Zimmerman’s tale is narrated by the Delegate’s son, a Harvard anatomy student. The tormented, self-dramatizing Hugo Delegate speaks from a prison cell where he is prepared to take the fall for his beloved Savage Girl. This narrative—a love story and a mystery with a powerful sense of fable—is his confession.


Mandy's Review:

This novel was really written around one simple premise: nature versus nurture. Is it a person's genes that determines who they're going to be and how they're going to act or is a person's behavior based on how they're raised? Can you take a wild child, put them in a nurturing environment, and get them to leave their wildness behind to become civilized? There's a passage in the book that states this perfectly:

"The wild child is a blank slate. He (or she) is perfect for investigations of whether our physical inheritance influences us more than do the circumstances of our raising, or whether it might be the other way around. Nature or nurture? Can a proper, caring environment make a silk purse out of a sow's ear, in other words, or must that ear remain what its nature made it, the auricular flap of a swine?"

While this aspect of the novel appealed to me, for I love trying to figure out human nature, I realize it may not appeal to some of you. Have no fear, lovely reader! Yes, nature versus nurture is the premise of the novel, but the story is written in a narrative telling the story of several murders by a crazed killer, the sudden decline of a wealthy family, jealous loves, and ends with a surprise you won't see coming.

This novel made me think while it entertained me. I loved it ... and I think you would, too.


*A hardcopy of the novel was provided by the publisher in exchange for an honest review.

Wednesday, July 16, 2014

{Book/Author Spotlight} THE FOREVER SAGA: FLASH by Sean C. Sousa

ASIN #: B0099B2UBS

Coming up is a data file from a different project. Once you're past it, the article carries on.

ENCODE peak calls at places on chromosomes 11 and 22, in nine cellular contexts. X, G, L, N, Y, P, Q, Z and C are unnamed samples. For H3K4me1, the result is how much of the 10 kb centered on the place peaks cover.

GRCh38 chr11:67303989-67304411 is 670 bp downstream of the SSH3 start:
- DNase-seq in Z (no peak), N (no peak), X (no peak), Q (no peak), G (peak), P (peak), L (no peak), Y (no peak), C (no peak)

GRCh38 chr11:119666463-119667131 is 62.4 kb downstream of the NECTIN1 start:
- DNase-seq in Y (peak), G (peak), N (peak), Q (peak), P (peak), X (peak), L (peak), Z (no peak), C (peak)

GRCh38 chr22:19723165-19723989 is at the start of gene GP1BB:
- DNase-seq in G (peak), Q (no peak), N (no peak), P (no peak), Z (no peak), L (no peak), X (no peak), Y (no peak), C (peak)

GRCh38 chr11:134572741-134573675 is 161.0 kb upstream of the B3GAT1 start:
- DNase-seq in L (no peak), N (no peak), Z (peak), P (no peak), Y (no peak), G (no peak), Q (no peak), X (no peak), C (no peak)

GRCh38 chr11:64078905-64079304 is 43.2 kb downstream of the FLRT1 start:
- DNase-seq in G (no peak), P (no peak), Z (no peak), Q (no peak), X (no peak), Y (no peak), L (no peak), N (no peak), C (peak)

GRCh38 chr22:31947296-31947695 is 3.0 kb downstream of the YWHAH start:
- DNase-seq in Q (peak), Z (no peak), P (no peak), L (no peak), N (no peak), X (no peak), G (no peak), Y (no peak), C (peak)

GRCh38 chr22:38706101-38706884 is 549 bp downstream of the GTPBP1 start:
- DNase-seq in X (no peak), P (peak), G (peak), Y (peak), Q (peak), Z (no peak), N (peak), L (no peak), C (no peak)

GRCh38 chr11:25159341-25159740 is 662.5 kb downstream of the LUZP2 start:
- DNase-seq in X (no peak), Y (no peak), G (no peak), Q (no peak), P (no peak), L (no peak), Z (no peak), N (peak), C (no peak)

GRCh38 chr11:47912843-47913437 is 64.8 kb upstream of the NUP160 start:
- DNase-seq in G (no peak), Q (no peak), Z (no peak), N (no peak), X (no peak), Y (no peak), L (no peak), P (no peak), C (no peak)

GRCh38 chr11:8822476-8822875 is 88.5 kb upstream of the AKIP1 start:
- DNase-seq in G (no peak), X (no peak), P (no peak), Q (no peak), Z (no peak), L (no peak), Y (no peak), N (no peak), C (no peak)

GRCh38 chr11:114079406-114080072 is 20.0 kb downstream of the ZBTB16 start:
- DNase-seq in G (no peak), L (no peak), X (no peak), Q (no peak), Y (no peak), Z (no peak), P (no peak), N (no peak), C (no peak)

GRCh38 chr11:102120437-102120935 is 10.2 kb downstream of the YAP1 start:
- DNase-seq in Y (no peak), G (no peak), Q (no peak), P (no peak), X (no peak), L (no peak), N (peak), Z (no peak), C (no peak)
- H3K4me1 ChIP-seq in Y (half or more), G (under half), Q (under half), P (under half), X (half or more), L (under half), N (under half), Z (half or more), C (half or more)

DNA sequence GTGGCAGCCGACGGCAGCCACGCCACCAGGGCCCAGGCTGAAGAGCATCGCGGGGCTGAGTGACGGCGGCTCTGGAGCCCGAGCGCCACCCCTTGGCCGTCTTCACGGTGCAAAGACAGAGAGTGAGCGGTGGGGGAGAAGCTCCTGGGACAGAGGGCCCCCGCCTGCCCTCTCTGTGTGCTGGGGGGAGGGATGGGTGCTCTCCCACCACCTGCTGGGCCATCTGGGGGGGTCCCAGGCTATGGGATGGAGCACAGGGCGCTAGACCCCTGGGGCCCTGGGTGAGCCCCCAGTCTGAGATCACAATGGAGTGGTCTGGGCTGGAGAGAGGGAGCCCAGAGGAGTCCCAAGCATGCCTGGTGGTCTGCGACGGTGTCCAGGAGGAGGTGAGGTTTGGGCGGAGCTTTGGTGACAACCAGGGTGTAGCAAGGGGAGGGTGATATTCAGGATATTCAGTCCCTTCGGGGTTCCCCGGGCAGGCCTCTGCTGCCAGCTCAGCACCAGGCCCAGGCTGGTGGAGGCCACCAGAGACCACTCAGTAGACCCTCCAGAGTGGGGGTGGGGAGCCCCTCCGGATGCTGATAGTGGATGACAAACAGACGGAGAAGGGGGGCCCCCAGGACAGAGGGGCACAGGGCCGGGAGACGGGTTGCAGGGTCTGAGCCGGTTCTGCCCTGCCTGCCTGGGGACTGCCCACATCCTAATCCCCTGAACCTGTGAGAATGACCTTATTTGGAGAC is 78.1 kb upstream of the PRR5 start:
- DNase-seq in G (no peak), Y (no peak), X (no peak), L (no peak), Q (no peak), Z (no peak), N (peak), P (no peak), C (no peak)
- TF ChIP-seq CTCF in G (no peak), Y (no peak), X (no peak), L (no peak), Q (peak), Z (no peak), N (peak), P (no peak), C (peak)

File Size: 3594 KB
Page Count: 334
Copyright: July 8, 2014
Publisher: Epical Media; 2nd Edition


Book Description:
(As provided by the author)

Long ago, the first reign of Grigori Geist nearly destroyed the Earth.

Returned from exile, Geist is secretly rebuilding his kingdom beneath Antarctica, and assembling his robotic Vaucan race to conquer mankind. Only one obstacle remains: the war hero Brian Renney.

Yet Brian is now losing a battle against his fears. Scars of heart and mind linger in the Vietnam veteran and retired coach, fueling nightmares that leave him abrasive as a husband and father. His failures embitter his youngest son, Jason – a star athlete torn between pursuing the woman he loves, and meeting the demands of a father who is far from the storied Army captain he once was.

And all the while, Geist is coming for them.

Against an ancient tyrant and his servants, Brian and Jason must face a threat that plagues the world from deep shadows…and gain an ally who, once meant for evil, will forever be a force for good.


A 5-chapter sample and further info can be found at the official website: www.theforeversaga.com


About the Author:


Sean C. Sousa first envisioned The Forever Saga as a video game design concept, then a screenplay, and finally a written work of fiction. His debut novel, Flash, marks the end of an eight-year writing journey, and the start of another: to bring his relatable, poignant stories to a worldwide audience.

His dream is to use fiction to inspire positive social change in the world, calling attention to issues of social justice and mobilizing his readership to meet the needs of those afflicted.

Mr. Sousa resides in Southern California with his wife, Shelley. When he is not writing, he is up to socially-acceptable mischief with his friends and family.